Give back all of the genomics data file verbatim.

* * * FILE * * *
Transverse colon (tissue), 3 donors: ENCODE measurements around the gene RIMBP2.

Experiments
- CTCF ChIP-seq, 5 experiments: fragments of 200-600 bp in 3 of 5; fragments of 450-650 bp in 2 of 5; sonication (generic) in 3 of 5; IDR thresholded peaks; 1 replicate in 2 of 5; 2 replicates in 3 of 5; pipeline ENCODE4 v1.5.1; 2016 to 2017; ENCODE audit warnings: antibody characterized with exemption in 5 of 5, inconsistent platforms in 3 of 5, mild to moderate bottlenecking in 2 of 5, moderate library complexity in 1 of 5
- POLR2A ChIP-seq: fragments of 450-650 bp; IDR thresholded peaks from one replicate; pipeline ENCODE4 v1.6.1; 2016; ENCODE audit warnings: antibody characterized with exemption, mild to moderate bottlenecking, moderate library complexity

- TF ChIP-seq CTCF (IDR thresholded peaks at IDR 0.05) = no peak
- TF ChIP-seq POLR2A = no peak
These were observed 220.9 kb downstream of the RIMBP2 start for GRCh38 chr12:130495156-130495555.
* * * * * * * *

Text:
Transverse colon (tissue), 3 donors: ENCODE measurements around the gene RIMBP2.

Experiments
- CTCF ChIP-seq, 5 experiments: fragments of 200-600 bp in 3 of 5; fragments of 450-650 bp in 2 of 5; sonication (generic) in 3 of 5; IDR thresholded peaks; 1 replicate in 2 of 5; 2 replicates in 3 of 5; pipeline ENCODE4 v1.5.1; 2016 to 2017; ENCODE audit warnings: antibody characterized with exemption in 5 of 5, inconsistent platforms in 3 of 5, mild to moderate bottlenecking in 2 of 5, moderate library complexity in 1 of 5
- POLR2A ChIP-seq: fragments of 450-650 bp; IDR thresholded peaks from one replicate; pipeline ENCODE4 v1.6.1; 2016; ENCODE audit warnings: antibody characterized with exemption, mild to moderate bottlenecking, moderate library complexity

- TF ChIP-seq CTCF (IDR thresholded peaks at IDR 0.05) = no peak
- TF ChIP-seq POLR2A = no peak
These were observed 220.9 kb downstream of the RIMBP2 start for GRCh38 chr12:130495156-130495555.